Presented a research poster at the West Lakes Regional Meeting of the Association of American Geographers (AAG) in St. Paul, MN.
Received a 2009-2010 CFR Grant; the money supported travel, software, and funding for 3 students who helped work on data analysis for a large USGS land cover change project on which I am a Visiting Scientist
Presented a paper related to my current research of the changing geography of the Corn Belt at the 2010 National AAG Meeting in Washington, D.C.
Received a Summer 2010 CFR Grant; the money supported travel during the month of August 2010; Cameron Craig and I traveled around the perimeter of the Corn Belt, interviewed farmers and others involved in agriculture, and are in the process of producing an hour-long documentary film about the trip and the research of how agriculture in the Corn Belt has changed
I became a member of EIU’s Regional Biomass Committee; my work with the committee involves the investigation of the use of corn stover and other agricultural products for future use in EIU’s Renewable Energy Center
Godson Obia, Associate Dean, College of Sciences
My name is Godson Obia. I am a sixteen-year veteran of the Department, having joined the faculty in 1994 after a seven-year stint at the University of Nebraska at Kearney. In October 2000, I went off the beaten path by accepting to serve as Associate Dean of the College of Sciences at Eastern Illinois University. I still remain in that position. I have found my job to be as rewarding as it is challenging. After ten years as an academic administrator, I remain committed to the lofty goals of the Department and support new strategic initiatives in GISci to make the department more competitive. I stay in touch with the faculty and faculty leadership and offer advice and encouragement, when needed, to support departmental efforts to recruit and retain talented students and faculty. I have an active research and publication agenda and belong to several professional associations to enrich my scholarly and leadership experiences. Although these activities must play a diminished role in the life of a dean, they are important to me if I must lead by example.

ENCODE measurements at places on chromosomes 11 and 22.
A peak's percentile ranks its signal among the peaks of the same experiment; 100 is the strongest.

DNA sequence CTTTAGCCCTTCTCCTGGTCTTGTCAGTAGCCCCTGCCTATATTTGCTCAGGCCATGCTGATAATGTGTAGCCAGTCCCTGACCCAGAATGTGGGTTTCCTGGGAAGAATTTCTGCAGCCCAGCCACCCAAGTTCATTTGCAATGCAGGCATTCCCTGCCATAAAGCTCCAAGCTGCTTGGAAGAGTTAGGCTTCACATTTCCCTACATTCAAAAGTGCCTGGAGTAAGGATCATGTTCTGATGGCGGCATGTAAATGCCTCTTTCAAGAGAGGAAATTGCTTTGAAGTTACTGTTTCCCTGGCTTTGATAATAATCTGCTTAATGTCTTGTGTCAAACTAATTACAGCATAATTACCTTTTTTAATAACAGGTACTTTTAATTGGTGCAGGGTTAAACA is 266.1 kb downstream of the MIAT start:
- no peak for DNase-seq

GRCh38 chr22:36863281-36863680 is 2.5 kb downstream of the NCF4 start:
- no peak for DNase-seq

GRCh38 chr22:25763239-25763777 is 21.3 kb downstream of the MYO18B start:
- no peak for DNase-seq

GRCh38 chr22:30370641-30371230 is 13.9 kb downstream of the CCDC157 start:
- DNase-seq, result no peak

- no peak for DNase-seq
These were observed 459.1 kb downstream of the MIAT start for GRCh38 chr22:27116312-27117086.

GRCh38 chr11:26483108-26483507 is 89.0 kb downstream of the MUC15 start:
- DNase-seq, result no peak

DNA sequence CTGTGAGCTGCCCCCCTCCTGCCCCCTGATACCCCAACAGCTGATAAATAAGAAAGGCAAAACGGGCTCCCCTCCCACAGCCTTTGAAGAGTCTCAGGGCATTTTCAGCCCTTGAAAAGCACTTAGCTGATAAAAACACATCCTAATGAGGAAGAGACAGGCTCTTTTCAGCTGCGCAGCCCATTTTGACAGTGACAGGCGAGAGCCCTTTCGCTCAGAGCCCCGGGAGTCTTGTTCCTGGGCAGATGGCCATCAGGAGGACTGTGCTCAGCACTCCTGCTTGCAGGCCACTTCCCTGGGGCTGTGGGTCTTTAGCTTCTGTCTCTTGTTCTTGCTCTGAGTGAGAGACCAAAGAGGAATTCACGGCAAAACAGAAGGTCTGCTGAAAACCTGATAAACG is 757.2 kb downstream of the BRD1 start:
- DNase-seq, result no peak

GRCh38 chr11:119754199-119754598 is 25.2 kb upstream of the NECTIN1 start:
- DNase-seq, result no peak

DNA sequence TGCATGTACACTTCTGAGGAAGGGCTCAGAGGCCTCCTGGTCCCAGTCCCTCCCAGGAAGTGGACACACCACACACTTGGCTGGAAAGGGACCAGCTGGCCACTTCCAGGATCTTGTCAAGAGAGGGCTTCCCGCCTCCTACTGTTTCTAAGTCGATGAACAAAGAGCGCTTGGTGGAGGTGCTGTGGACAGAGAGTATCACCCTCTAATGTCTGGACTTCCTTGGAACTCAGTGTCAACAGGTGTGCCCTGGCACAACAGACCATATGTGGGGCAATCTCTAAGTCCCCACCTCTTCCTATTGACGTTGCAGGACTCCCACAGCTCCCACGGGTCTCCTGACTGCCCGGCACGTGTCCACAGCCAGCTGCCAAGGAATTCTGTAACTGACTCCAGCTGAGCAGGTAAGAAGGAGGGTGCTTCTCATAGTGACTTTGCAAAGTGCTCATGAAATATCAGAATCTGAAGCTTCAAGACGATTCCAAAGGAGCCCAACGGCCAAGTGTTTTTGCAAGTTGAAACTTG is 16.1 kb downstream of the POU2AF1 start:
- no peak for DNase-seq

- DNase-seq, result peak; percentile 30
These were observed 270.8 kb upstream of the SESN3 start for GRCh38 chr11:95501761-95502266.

Greetings! I come to Eastern from up the road in Champaign where I have been working on my Ph.D. at the University of Illinois. I am a native Illinoisan – born and raised in Elmhurst, a western suburb of Chicago. I stayed close to home for my undergraduate studies at Elmhurst College, before heading west to complete my Master’s degree at the University of Wyoming. My research interests involve process-based field investigations of fluvial systems, including basic research on the flow structure and channel morphology of stream and river junctions and meander bends, the role of scale on process-form interactions, and human impacts on river systems. I use hydroacoustics to collect three-dimensional velocity and bathymetric data. Most of my field work has been conducted within the middle and lower Wabash River and Little Wabash River drainages, and I am looking forward to pursuing new projects near Charleston. At EIU, I will be teaching Field Methods, Introduction to Physical Geography, Natural Disasters, Geomorphology, and Surface Water Processes and Resources.
My wife, Leanne, and I live in Champaign for the time being (commuting – ugh!). We have a three-year old son, Jakob, and a four-month old daughter, Grace.
Betty E. Smith
An exciting new research topic, the Ponderosa Way Project, involves field work with students in the Sierra Nevada Mountains of northern California. Ponderosa Way was an 800 mile long firebreak planned to protect the big timber at higher elevations from brush fires starting in the lower elevations of the foothills. It was constructed in part by the Civilian Conservation Corps (CCC) during the Depression years of the 1930s. During World War II, the Army became interested in Ponderosa Way as an alternative transportation route for tanks in the event of a west coast invasion by the Japanese. Some of this rugged route passes through private lands and some is public domain. The task of this historical geographic research is to separate fact from fiction regarding the CCC and the Army and to use GPS and GIS strategies with air photos to plot the current status of the route. Geography majors Greg Weber and Craig Westendorf were the first student researchers to spend a week with me in August 2010 taking GPS points and collecting data for 57 miles of the Ponderosa Way Project. There is much more work to be done. As Greg and Craig said, it was an awesome experience!